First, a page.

The standard methods of visualizing such point clouds include converting them into simplified polygon surfaces. This has the advantage of preventing the viewer from seeing through the gaps between the points. The main problem with this method is the draped polygon surface also hides detail that was otherwise visible in the original data. This method is fine when visualizing large areas of seabed e.g. prior to laying sub-sea pipelines. However, when surveying environmentally hazardous shipwrecks, important information is often visible in the fine detail. For example, a polygon mesh will hide cracks in the ship’s hull or holes in the deck structure, which may indicate how the wreck is deteriorating.

The Ubiquitous Rainbow Ramp

The lack of colour in the point cloud data is most often resolved by the application of a colour ramp that ranges from dark blue to red. In maritime archaeology and sub-sea salvage the colour is used to indicate depth, i.e. blue is applied to the deepest part of the wreck and red to the shallowest. Figure1. However there is no accepted standard use of colour, it can vary considerably from wreck to wreck. The use of “rainbow” colour ramps is not contained to this type of survey data. Aesthetic considerations in the presentation of scientific data are mainly found in the field of visual analytics where large abstract datasets need to be presented in visual form to promote visual interpretation and pattern detection. As Eduard Tufte describes in The Visual Display of Quantative Information: [5]

“Colour often generates graphical puzzles. Despite our experiences with the spectrum in science textbooks and rainbows, the mind’s eye does not readily give a visual ordering to colours, except possibly for red to reflect higher values than other colours.”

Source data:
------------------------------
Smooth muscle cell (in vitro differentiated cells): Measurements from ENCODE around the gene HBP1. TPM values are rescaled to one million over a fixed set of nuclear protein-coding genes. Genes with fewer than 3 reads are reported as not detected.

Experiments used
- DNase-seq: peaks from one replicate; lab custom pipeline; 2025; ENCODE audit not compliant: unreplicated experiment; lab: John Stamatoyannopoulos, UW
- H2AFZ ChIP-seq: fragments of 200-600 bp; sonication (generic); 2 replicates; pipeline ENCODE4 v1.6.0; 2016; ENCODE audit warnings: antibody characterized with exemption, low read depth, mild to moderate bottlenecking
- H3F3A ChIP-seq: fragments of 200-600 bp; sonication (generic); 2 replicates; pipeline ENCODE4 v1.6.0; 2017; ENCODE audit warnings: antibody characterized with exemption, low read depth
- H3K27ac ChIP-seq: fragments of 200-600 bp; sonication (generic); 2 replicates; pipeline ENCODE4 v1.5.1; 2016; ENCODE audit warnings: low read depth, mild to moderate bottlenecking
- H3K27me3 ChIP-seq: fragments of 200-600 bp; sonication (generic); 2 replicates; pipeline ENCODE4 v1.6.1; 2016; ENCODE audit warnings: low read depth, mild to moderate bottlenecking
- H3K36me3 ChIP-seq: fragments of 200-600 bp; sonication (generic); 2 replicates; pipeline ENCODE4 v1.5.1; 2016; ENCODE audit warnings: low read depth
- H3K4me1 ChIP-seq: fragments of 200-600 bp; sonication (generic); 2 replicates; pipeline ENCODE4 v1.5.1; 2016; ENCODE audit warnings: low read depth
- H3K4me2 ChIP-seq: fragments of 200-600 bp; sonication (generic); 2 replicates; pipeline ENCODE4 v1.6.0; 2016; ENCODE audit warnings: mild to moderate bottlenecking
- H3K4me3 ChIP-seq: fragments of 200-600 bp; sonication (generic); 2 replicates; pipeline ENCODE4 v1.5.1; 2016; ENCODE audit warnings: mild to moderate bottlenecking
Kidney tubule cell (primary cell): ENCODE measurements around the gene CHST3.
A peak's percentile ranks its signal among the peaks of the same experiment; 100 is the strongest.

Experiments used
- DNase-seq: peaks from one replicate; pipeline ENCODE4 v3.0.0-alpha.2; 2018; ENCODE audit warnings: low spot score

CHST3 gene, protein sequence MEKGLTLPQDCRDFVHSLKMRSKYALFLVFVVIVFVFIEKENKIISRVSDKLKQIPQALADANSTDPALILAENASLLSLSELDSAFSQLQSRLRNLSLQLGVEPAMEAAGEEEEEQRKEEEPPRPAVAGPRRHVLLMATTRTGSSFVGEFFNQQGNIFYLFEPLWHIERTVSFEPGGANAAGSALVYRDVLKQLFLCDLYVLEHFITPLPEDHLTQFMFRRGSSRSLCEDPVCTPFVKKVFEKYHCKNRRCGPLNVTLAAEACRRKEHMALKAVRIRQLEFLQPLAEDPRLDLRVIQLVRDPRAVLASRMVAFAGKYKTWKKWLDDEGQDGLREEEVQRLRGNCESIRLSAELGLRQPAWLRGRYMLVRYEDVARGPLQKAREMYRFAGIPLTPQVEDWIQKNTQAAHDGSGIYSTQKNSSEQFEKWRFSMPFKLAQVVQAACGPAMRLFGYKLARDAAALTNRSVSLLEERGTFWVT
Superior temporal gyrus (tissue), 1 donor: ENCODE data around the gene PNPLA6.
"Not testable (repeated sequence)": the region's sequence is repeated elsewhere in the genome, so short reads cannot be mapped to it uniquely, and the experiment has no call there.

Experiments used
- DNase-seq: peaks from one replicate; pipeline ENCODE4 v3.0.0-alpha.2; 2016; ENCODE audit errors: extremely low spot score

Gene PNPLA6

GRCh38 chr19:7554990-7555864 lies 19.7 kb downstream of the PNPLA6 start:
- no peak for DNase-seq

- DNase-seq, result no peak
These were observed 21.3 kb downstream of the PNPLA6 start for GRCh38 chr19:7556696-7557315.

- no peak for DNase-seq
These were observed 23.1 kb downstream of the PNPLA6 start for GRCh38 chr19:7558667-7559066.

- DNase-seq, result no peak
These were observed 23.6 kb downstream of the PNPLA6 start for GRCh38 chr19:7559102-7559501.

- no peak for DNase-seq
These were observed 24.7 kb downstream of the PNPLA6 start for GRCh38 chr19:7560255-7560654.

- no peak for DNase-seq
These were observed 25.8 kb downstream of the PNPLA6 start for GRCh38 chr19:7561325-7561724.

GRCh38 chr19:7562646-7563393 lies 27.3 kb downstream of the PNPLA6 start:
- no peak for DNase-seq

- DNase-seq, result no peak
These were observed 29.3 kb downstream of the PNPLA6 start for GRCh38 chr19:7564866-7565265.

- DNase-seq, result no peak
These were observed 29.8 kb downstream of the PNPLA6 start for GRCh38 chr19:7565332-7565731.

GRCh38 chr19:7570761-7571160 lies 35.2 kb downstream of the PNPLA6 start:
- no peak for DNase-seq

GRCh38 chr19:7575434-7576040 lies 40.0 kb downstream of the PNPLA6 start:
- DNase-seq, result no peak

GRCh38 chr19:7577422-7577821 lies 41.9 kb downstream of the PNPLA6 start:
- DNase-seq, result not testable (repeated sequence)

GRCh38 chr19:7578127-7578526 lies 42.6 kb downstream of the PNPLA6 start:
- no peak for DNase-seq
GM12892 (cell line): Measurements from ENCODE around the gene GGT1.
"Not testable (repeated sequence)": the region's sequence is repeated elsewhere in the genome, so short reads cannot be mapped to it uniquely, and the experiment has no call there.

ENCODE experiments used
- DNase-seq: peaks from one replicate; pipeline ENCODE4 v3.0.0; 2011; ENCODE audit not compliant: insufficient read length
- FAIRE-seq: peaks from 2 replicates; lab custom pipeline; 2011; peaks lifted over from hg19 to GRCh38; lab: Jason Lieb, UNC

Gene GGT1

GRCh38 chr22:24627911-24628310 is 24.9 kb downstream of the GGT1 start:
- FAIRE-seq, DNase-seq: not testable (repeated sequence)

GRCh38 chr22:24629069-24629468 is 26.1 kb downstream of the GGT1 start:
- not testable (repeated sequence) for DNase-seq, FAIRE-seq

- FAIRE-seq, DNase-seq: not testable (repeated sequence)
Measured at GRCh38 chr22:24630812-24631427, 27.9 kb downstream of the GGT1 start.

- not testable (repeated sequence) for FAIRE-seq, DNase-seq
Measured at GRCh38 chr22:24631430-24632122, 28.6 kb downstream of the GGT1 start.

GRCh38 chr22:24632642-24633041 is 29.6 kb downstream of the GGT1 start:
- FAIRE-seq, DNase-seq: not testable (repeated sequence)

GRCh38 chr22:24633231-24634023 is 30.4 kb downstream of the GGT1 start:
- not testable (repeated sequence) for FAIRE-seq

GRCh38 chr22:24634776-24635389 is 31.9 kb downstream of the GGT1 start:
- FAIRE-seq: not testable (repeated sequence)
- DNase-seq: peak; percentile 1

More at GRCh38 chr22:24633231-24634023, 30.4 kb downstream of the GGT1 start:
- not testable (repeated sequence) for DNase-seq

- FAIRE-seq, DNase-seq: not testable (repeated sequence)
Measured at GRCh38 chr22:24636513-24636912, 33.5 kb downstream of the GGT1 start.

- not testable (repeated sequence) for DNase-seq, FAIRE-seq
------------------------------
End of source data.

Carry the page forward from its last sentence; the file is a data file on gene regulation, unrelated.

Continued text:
Theory of Data Graphics, p. 154.

Tufte goes on to describe a method for colouring data as used by L. L. Vauthier, [6] called the mountain-to-the-sea method. White is used to represent greater intensity since it was the colour of snow on a mountain, next came green, representing forests farther down the slopes, yellow for the grain in the fields then minimum values were coloured blue, the colour of the sea.

Examples of the ubiquitous rainbow ramp approach repeatedly appear in the visualisation of a wide range of scientific data. A simple web image search will bring page after page of rainbow coloured scientific images whether it’s geospatial visualisation from geological survey data, Golevka asteroid explosion simulations, telemetry from the McClaren Formula one racing team or isosurface normals from the Visual Human Project (to name but a few).

We are presented with these coloured scientific images repeatedly to the point where we don’t really question them. Maybe the rainbow colours convince us that they are scientifically generated and therefore are likely to be true? We simply accept their validity. Unfortunately, this method of colouring data has limited benefit when visualising hazardous shipwrecks on the seabed.

An Aesthetic Approach